By Sarah Condon
At some point in the last year I received a very kind email asking me to put my name in for bishop. Someone I did not know had nominated me. It was flattering and terrifying. I have been ordained for about 30 minutes (or since 2013). I have never been a rector. I have never handled major conflict in a leadership role. And I do not like hats. So, I emailed back with a polite No, thank you, and I believed that would be the end of it.
Moments later, I received an email back that said, “Well, let us know if you think of anyone.”
And I thought, “That’s what I say when I need to hire a magician for my kid’s birthday party.”
That is not how we pray for the Holy Spirit to call bishops.
In the months that followed there has been some big news about the all-women slates we have seen for bishops’ elections. And I am beginning to wonder if my nomination had less to do with my skill set and more to do with my ovaries.
We would be foolish to not acknowledge that these slates are a response to the cultural moment. In the wake of #MeToo and the Roman Catholic Church’s sexual misconduct cases, it makes a whole lot of sense to want women to be in charge. Men have run the joint for over a millennium — obviously.
Women’s leadership brings tremendous value to the table. Generally speaking, we are more collaborative, better able to think outside the box, and proven to be better listeners. These are certainly wonderful qualities to have in a bishop.
And as a clergywoman, I find it encouraging to see women taking the lead. I am a priest and the wife of a priest. In our household, when we talk with our young children about our role as pastors to the church community, we always mention that our bishops are pastors to us and to our family. I love seeing women in this profoundly important role.
Yet these slates for the episcopate and the collective excitement about them make me nervous. I am worried that these women are the next project intended to fix the Church. It feels as though the expectations are nearly messianic. And no matter how adept our unique giftedness is, we are not the Risen Lord.
I grow nervous when people are overly excited about women in ministry. I am here to do the work of the gospel, not to be the church’s latest project. I am here to pastor people, not to be Jesus. And when I see a line of all-women candidates I begin to wonder if the collective church has decided that lady bishops are a good way to fix everything.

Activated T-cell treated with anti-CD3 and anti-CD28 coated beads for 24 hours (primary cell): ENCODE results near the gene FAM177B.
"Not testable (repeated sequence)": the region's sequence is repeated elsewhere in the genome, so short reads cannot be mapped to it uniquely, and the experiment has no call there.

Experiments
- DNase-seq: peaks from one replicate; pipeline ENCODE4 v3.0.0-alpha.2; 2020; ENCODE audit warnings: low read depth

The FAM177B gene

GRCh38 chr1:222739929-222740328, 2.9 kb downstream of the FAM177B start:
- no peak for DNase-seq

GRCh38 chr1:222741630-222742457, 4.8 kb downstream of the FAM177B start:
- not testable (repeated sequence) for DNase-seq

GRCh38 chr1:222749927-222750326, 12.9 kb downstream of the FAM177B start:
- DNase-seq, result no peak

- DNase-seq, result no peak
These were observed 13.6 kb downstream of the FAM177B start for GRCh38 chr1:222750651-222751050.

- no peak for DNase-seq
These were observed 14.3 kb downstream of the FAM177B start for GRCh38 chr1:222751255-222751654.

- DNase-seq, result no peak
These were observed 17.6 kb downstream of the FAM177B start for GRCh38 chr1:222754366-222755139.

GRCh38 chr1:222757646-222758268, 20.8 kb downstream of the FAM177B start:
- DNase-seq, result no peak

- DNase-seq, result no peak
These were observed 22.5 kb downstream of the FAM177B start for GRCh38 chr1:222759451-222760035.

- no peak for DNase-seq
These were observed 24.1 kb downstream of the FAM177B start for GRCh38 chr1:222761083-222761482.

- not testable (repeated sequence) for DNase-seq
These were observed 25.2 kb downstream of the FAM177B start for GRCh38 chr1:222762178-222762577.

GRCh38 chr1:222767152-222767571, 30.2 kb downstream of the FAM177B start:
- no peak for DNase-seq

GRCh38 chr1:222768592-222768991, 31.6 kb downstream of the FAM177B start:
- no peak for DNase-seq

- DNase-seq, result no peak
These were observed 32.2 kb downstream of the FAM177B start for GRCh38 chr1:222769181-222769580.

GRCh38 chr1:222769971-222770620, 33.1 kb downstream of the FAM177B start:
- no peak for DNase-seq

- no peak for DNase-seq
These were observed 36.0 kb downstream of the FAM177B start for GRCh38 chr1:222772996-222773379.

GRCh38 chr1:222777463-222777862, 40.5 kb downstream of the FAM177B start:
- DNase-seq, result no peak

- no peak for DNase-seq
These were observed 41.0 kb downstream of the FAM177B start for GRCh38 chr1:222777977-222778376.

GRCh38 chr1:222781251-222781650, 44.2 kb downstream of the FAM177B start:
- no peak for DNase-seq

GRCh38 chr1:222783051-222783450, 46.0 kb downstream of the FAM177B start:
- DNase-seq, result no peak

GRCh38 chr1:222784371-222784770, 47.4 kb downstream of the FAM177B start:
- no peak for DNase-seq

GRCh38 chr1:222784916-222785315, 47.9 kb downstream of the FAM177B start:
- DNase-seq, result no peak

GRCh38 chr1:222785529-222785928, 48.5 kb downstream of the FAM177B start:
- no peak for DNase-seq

Spoiler Alert: We will not fix everything, especially because these women are not inheriting a well-oiled machine. In fact, the church is being handed to women’s leadership at its absolute worst. Our national attendance numbers are staggeringly bleak, and our clergy are desperate for solid episcopal leadership. We would be remiss not to admit that this all feels a bit like “Let’s let the girls try their hand at it.”
Women often do our best when given the worst. For better or worse, this is how women tend to come into leadership positions. We are typically trailblazers on paths that have been neglected or misused. That is most certainly the case right now, and I do believe that the Lord makes a way out of no way. I am hopeful for my sisters newly called into this tremendous responsibility.
In the wake of TLC’s article on recent slates, there was an outcry that this was not even a thing we should be talking about. People commented that we should be used to women bishops by now and that this should not really even be news. This is the devil prowling like a lion.
The worst thing we could do right now is to say that we should not be talking about these slates. There is a major tendency in progressive circles to proclaim everything new as normal. And the new things (or people in this case) suffer. Not to talk about it and to shame one another for having uncomfortable conversations is very dangerous for our church and for the very women we want to raise up.
We must continue to do the prayerful and difficult work of raising up candidates for episcopacy. I celebrate my sisters being called into the role of bishop. But I do so with fear and trepidation for them. I pray the same prayer for them that I pray for myself and for all of those I know and love in ministry, but for these women, I pray it a little harder.
I pray that they can remember they belong to Jesus, who has completed the redeeming work that we could never accomplish ourselves. And perhaps most important, in the midst of all of the fever-pitch fanfare and crushing brokenness that comes with leading a diocese, I pray that the church can remember that too.